VoIP and Wi-Fi were never designed to work with each other, but the strong demand for it has resulted in an arranged marriage of children. Both technology are barely out of their infancy and just beginning to enter in to the main stream of everyday life, but there are serious obstacles to the success of this marriage. There has been much hype about the pair replacing conventional cell phone technology and that day will come but, just not any time soon. For now, the technology has a niche in Vertical markets with highly controlled LAN based Wi-Fi environments and limited use among road warriors when they've settled down long enough in a remote hotspot. One thing for sure is that you won't be seeing someone whip out their PDA at the taxi stand for a quick and casual phone call.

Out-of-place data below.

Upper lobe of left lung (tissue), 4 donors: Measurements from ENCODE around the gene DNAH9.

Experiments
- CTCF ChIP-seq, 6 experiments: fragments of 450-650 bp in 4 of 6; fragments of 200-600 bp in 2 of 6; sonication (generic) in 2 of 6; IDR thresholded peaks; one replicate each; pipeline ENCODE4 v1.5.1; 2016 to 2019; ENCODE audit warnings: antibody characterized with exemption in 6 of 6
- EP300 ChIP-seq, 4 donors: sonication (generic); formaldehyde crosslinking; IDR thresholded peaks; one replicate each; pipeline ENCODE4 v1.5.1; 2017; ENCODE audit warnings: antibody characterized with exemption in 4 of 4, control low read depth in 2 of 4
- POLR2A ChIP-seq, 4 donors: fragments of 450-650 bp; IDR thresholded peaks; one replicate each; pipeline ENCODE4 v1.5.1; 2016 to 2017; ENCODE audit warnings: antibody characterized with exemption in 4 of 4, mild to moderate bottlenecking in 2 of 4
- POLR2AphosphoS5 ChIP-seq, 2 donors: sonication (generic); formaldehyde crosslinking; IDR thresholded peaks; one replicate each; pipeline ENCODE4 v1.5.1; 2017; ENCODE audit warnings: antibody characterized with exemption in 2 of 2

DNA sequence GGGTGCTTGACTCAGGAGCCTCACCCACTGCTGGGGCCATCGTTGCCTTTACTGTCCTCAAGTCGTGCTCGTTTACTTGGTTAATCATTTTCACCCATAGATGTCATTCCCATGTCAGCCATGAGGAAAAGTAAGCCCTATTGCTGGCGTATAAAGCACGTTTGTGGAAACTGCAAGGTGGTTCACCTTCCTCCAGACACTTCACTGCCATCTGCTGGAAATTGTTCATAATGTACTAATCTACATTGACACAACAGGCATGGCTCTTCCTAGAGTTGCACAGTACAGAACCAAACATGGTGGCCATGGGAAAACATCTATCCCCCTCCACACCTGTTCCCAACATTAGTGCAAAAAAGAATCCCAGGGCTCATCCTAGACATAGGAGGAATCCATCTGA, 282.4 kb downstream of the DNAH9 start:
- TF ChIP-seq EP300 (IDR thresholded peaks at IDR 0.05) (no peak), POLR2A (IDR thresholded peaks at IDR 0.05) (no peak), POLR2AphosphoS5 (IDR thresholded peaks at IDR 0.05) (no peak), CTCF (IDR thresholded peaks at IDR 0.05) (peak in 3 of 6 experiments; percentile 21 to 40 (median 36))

Wireless VoIP is a very complex and broad topic that is all to often painted as a single issue but it is not. Wireless computing can encompass everything from Wireless WAN technology to 802.11 Wi-Fi but let's stick to Wi-Fi for now since there isn't even a pretense that VoIP will work over a Wireless WAN link. Even Wi-Fi networks have their fair share of differences between the extreme of the hotspots and switched access point environments with the former being least likely to succeed and the latter being the most likely to succeed. Why is this the case? Because VoIP is one of the biggest sissies as far as tolerance to any kind of data stream disruption is concerned. VoIP packet data cannot ever be delayed by more than 1/5 of a second. Anything beyond 1/5 of a second can result in the loss of quality of audio or result in a complete loss of communications.